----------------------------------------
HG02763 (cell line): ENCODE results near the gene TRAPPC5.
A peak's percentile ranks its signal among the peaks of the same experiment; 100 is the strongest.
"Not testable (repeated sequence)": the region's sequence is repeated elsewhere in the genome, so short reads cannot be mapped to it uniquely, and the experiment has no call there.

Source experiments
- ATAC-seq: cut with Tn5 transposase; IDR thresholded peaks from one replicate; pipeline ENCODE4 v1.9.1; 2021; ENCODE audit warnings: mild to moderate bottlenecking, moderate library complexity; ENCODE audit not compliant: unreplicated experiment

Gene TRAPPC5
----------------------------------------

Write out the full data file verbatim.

HG02763 (cell line): ENCODE results near the gene TRAPPC5.
A peak's percentile ranks its signal among the peaks of the same experiment; 100 is the strongest.
"Not testable (repeated sequence)": the region's sequence is repeated elsewhere in the genome, so short reads cannot be mapped to it uniquely, and the experiment has no call there.

Source experiments
- ATAC-seq: cut with Tn5 transposase; IDR thresholded peaks from one replicate; pipeline ENCODE4 v1.9.1; 2021; ENCODE audit warnings: mild to moderate bottlenecking, moderate library complexity; ENCODE audit not compliant: unreplicated experiment

Gene TRAPPC5